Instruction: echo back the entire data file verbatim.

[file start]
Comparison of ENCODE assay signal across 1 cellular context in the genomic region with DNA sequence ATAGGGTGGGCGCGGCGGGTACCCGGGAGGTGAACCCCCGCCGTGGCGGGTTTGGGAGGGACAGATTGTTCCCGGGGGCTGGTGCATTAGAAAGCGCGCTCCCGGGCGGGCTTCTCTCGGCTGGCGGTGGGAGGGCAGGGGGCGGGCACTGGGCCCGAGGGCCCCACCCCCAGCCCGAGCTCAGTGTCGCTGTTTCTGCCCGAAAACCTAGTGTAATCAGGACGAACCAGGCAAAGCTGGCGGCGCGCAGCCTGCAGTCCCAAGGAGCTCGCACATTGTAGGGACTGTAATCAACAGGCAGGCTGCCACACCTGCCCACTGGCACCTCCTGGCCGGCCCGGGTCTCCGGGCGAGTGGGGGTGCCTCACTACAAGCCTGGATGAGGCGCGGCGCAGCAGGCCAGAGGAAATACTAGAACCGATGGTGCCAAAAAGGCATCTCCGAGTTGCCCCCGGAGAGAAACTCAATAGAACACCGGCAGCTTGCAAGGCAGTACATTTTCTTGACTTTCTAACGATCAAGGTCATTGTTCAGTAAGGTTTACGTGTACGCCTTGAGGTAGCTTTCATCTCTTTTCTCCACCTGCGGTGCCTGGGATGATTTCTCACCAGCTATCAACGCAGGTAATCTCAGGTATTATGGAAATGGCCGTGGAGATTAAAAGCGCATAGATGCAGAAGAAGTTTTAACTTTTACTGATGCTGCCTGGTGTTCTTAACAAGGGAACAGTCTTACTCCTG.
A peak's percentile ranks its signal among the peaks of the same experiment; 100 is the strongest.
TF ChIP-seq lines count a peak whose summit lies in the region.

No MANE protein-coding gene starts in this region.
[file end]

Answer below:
Comparison of ENCODE assay signal across 1 cellular context in the genomic region with DNA sequence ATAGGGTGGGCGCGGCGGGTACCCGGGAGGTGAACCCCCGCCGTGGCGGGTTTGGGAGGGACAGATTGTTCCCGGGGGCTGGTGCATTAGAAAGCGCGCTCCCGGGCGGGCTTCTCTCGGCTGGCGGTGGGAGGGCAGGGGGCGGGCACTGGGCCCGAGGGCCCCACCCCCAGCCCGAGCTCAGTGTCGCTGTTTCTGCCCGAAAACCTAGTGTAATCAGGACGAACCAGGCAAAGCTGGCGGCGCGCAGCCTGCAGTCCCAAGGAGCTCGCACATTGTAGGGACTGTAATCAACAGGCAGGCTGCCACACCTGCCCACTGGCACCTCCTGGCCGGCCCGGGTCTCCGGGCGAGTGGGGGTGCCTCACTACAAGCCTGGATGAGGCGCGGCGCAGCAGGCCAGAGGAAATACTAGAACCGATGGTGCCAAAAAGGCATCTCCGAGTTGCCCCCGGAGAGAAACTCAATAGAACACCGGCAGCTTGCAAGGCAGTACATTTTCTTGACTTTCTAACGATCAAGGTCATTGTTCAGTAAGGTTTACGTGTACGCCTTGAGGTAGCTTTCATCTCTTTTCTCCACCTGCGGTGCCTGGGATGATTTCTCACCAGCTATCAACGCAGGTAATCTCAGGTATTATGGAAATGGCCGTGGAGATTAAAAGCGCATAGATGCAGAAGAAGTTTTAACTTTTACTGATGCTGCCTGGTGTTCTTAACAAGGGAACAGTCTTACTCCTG.
A peak's percentile ranks its signal among the peaks of the same experiment; 100 is the strongest.
TF ChIP-seq lines count a peak whose summit lies in the region.

No MANE protein-coding gene starts in this region.